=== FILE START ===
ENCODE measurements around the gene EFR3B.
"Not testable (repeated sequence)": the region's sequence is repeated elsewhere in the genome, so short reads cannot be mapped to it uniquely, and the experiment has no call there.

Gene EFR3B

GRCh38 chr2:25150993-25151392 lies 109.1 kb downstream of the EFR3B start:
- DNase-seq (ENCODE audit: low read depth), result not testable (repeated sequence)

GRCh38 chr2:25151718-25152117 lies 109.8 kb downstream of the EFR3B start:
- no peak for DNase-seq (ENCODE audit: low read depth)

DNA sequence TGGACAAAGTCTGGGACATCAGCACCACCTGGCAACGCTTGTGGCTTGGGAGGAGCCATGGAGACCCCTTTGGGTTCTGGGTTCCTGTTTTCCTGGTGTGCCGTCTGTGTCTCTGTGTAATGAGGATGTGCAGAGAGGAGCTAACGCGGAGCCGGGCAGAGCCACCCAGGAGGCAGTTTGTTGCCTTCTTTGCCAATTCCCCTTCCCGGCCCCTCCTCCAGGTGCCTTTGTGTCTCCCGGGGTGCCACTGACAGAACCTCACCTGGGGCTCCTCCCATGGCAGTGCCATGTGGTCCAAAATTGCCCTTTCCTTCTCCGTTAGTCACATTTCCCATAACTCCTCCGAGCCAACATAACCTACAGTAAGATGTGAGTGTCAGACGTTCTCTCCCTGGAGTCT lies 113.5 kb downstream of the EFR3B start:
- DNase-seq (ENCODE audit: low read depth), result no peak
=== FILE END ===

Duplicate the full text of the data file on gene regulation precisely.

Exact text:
ENCODE measurements around the gene EFR3B.
"Not testable (repeated sequence)": the region's sequence is repeated elsewhere in the genome, so short reads cannot be mapped to it uniquely, and the experiment has no call there.

Gene EFR3B

GRCh38 chr2:25150993-25151392 lies 109.1 kb downstream of the EFR3B start:
- DNase-seq (ENCODE audit: low read depth), result not testable (repeated sequence)

GRCh38 chr2:25151718-25152117 lies 109.8 kb downstream of the EFR3B start:
- no peak for DNase-seq (ENCODE audit: low read depth)

DNA sequence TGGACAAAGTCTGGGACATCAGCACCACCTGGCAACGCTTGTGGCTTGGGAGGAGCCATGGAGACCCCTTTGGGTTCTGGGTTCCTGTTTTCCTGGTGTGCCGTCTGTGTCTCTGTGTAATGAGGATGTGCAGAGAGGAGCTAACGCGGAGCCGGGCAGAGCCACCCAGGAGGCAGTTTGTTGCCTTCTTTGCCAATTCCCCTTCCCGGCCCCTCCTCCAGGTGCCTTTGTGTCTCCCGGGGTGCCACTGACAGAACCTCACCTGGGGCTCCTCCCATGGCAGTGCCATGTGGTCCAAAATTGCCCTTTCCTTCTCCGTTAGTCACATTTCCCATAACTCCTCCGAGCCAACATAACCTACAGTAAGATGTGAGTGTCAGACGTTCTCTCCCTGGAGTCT lies 113.5 kb downstream of the EFR3B start:
- DNase-seq (ENCODE audit: low read depth), result no peak